David Bourget (Western Ontario)
David Chalmers (ANU, NYU)
Rafael De Clercq
Ezio Di Nucci
Jonathan Jenkins Ichikawa
Jack Alan Reynolds
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Journal of Religious Ethics 40 (3):504-517 (2012)
To support her divine motivation theory of the good, which seeks to ground ethics in motives and emphasize the attractiveness of morality over against the compulsion of morality, Linda Zagzebski has proposed an original account of obligations which grounds them in motives. I argue that her account renders obligations objectionably person-relative and that the most promising way to avoid my criticism is to embrace something quite close to a divine command theory of obligation. This requires her to combine her desired emphasis on the imitation of God with a contrasting emphasis on submission to God. I conclude that her divine motivation theory of the good, if it is to have an adequate account of obligation, is dependent on a divine will or divine command theory of obligation.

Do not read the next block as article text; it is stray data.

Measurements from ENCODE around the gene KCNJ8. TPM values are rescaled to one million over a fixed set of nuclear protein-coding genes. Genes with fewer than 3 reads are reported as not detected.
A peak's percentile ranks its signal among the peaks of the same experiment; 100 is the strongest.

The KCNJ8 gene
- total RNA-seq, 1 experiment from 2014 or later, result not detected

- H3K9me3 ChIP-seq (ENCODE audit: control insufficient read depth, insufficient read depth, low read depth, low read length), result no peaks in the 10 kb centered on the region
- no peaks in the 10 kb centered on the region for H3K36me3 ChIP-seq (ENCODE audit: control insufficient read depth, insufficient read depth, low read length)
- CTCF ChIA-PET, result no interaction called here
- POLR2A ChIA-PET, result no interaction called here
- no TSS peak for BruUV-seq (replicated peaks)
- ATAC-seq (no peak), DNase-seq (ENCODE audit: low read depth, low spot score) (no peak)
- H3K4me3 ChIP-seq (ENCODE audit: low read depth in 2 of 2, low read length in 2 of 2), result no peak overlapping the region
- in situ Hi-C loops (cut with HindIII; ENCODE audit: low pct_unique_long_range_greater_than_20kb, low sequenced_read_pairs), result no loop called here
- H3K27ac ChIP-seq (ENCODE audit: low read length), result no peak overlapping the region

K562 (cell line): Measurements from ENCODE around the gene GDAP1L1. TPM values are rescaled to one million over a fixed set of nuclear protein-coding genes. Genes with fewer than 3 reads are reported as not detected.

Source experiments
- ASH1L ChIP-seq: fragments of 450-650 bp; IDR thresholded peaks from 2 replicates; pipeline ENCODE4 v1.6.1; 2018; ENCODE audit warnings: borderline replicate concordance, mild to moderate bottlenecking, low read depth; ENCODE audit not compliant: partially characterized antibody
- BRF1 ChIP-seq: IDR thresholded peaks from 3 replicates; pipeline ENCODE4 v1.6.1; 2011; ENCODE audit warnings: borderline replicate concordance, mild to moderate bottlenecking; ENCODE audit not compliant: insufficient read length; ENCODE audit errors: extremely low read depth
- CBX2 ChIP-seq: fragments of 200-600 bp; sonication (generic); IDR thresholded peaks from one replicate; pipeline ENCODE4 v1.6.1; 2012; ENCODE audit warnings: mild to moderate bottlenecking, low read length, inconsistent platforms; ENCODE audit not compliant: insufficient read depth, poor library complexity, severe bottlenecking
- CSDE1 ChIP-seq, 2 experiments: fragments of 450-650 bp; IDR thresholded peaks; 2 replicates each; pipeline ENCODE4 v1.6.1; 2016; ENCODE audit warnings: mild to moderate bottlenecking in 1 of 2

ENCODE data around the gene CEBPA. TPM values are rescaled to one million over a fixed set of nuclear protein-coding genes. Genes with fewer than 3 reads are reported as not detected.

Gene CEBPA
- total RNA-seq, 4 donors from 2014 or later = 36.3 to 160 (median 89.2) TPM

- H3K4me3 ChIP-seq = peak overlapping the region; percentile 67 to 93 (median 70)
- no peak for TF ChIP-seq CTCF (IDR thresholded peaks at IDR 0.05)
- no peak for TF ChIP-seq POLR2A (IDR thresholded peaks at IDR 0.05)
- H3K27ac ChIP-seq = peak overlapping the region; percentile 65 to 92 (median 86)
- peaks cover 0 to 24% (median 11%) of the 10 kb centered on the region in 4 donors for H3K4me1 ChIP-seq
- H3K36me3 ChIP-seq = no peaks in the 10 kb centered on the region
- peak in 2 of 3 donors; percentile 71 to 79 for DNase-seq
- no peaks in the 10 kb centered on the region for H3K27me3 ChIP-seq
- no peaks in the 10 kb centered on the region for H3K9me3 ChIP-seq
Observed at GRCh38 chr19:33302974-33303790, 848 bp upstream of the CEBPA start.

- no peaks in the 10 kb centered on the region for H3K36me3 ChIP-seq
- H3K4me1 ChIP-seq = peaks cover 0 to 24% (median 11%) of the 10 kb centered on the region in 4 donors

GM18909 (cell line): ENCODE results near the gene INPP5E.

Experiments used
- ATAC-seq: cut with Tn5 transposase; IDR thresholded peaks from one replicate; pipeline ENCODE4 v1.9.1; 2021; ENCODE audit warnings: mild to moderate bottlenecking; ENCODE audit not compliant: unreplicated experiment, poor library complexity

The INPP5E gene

|Keywords||divine motivation theory Zagzebski divine command theory moral obligation|
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References found in this work BETA
Bernard Arthur Owen Williams (1985). Ethics and the Limits of Philosophy. Harvard University Press.
Robert Merrihew Adams (1999). Finite and Infinite Goods: A Framework for Ethics. Oxford University Press.
G. E. M. Anscombe (1958). Modern Moral Philosophy. Philosophy 33 (124):1 - 19.
C. Stephen Evans (2004). Kierkegaard's Ethic of Love: Divine Commands and Moral Obligations. Oxford University Press.
Linda Zagzebski (2004). Divine Motivation Theory. Cambridge Univeristy Press.
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